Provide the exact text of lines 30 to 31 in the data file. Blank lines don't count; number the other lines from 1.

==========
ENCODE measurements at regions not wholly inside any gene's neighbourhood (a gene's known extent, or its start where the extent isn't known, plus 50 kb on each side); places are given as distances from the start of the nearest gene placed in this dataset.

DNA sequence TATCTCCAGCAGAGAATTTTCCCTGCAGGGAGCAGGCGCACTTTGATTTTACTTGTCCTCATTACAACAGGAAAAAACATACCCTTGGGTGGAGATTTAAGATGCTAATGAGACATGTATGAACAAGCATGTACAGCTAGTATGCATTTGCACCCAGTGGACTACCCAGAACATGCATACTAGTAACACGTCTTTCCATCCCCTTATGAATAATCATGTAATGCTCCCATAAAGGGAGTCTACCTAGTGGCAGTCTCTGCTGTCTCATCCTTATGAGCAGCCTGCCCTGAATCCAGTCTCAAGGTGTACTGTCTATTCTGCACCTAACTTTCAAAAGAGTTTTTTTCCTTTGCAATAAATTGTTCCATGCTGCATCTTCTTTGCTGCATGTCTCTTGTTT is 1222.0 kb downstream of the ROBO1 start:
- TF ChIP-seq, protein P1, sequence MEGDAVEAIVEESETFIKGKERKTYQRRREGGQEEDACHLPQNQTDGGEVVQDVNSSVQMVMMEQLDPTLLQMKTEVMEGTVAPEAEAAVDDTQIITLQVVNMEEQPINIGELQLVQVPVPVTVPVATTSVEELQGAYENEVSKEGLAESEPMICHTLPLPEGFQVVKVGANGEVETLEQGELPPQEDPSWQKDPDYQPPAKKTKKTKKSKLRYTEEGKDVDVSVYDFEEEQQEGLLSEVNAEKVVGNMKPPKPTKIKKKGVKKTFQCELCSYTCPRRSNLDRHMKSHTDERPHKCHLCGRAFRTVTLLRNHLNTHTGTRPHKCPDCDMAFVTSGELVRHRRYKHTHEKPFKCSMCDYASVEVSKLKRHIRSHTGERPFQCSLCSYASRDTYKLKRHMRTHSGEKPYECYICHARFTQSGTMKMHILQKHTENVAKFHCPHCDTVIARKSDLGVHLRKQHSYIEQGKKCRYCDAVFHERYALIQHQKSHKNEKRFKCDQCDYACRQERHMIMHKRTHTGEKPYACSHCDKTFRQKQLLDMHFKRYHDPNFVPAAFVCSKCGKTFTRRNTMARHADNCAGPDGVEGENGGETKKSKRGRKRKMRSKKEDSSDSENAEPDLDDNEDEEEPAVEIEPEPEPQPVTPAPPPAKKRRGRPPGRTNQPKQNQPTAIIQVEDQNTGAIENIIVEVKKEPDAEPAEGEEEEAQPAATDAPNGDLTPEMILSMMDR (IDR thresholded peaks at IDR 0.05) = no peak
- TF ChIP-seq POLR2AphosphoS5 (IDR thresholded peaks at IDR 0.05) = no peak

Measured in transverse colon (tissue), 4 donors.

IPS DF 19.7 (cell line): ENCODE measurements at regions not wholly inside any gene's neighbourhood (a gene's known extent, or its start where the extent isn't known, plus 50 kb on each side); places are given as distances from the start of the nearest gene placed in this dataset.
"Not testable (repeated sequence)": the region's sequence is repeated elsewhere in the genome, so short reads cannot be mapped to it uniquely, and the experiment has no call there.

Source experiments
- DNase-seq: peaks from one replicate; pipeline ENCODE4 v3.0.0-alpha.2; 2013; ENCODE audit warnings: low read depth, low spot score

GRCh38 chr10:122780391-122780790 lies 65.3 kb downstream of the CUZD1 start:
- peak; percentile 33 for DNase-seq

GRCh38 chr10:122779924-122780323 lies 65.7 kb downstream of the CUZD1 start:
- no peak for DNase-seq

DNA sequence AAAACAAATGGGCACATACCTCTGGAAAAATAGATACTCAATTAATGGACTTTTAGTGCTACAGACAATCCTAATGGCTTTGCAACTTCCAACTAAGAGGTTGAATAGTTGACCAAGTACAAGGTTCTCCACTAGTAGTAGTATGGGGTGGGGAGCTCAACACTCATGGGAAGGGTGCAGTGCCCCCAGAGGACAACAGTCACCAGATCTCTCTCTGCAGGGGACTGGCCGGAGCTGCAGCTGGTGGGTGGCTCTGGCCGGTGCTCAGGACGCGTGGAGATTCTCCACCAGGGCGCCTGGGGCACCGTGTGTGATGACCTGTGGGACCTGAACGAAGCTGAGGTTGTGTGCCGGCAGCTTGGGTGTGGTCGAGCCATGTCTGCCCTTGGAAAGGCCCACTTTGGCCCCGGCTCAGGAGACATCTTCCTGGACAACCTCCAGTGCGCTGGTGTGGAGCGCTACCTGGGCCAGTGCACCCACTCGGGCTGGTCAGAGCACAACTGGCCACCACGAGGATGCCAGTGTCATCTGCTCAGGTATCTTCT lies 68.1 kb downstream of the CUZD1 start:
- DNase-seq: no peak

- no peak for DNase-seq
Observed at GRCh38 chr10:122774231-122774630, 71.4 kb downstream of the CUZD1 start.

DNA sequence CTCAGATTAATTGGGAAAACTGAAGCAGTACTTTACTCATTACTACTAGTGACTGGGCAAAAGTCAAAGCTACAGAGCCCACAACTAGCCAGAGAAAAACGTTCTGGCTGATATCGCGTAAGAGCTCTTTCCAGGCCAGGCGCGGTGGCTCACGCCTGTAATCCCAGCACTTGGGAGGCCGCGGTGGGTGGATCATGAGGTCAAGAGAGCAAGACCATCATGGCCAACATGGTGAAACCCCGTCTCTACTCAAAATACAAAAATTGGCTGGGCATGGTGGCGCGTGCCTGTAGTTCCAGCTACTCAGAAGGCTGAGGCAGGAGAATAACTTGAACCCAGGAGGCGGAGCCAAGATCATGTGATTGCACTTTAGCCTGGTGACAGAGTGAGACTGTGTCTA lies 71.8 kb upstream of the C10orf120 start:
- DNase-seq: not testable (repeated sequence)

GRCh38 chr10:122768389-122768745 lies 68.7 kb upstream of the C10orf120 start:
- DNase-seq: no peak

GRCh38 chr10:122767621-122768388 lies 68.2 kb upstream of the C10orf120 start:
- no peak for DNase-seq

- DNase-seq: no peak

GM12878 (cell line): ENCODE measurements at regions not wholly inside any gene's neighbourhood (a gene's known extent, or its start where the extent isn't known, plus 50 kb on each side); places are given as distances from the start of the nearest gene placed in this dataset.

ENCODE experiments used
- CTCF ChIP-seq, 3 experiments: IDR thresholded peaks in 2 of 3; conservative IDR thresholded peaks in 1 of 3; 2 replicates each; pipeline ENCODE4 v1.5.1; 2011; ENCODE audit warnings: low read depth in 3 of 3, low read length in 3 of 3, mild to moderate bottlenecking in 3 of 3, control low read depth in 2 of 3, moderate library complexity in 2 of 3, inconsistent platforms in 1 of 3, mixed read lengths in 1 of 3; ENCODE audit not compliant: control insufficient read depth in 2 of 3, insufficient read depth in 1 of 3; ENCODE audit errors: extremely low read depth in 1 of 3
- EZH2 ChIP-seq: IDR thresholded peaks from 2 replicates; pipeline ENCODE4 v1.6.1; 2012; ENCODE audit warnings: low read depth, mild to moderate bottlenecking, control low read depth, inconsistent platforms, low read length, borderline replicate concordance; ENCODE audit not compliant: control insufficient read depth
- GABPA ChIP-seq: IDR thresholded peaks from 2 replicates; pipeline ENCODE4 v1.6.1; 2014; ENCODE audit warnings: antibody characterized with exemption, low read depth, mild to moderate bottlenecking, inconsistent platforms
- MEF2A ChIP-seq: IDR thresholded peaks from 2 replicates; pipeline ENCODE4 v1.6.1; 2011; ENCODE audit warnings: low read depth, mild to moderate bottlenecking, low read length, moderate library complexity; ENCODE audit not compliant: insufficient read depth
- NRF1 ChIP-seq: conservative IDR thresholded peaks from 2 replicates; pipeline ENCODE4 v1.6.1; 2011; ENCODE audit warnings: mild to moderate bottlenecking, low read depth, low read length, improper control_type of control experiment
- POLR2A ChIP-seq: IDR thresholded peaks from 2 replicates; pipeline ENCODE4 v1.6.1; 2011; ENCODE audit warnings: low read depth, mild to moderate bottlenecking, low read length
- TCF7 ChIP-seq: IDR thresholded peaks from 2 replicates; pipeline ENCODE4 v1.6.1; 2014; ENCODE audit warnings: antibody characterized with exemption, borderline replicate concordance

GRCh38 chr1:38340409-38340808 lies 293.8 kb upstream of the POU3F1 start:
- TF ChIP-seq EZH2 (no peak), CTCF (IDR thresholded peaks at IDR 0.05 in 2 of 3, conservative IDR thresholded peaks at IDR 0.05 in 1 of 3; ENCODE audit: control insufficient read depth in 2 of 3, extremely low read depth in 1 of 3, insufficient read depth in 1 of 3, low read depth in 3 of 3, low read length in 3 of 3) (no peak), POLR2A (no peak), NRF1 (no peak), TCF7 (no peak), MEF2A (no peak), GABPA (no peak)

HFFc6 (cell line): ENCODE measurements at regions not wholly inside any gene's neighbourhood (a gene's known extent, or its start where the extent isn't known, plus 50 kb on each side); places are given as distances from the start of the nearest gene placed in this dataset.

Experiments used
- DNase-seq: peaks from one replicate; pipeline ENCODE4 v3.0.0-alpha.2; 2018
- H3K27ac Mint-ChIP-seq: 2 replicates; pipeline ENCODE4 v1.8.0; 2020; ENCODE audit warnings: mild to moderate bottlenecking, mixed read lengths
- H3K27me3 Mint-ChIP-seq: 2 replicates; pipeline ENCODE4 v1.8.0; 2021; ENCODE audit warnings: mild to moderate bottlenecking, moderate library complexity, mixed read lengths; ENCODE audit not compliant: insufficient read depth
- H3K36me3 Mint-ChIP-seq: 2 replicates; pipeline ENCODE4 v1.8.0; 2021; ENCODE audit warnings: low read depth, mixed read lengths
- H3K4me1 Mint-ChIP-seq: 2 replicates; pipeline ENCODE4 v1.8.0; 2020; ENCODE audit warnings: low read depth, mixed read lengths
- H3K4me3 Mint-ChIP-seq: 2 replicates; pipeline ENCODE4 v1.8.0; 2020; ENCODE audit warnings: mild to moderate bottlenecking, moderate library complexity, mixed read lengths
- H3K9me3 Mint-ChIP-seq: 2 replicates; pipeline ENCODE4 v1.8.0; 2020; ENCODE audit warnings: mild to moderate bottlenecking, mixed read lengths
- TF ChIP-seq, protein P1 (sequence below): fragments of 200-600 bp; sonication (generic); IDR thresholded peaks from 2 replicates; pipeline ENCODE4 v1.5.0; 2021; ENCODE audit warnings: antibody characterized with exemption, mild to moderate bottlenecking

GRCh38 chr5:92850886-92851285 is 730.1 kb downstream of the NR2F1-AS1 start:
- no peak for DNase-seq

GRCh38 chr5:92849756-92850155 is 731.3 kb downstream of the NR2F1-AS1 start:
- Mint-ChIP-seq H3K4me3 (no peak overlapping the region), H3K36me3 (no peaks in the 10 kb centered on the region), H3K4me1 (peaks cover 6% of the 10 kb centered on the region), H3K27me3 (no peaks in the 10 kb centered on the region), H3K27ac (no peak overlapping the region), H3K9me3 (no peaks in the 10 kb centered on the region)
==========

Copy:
- MEF2A ChIP-seq: IDR thresholded peaks from 2 replicates; pipeline ENCODE4 v1.6.1; 2011; ENCODE audit warnings: low read depth, mild to moderate bottlenecking, low read length, moderate library complexity; ENCODE audit not compliant: insufficient read depth
- NRF1 ChIP-seq: conservative IDR thresholded peaks from 2 replicates; pipeline ENCODE4 v1.6.1; 2011; ENCODE audit warnings: mild to moderate bottlenecking, low read depth, low read length, improper control_type of control experiment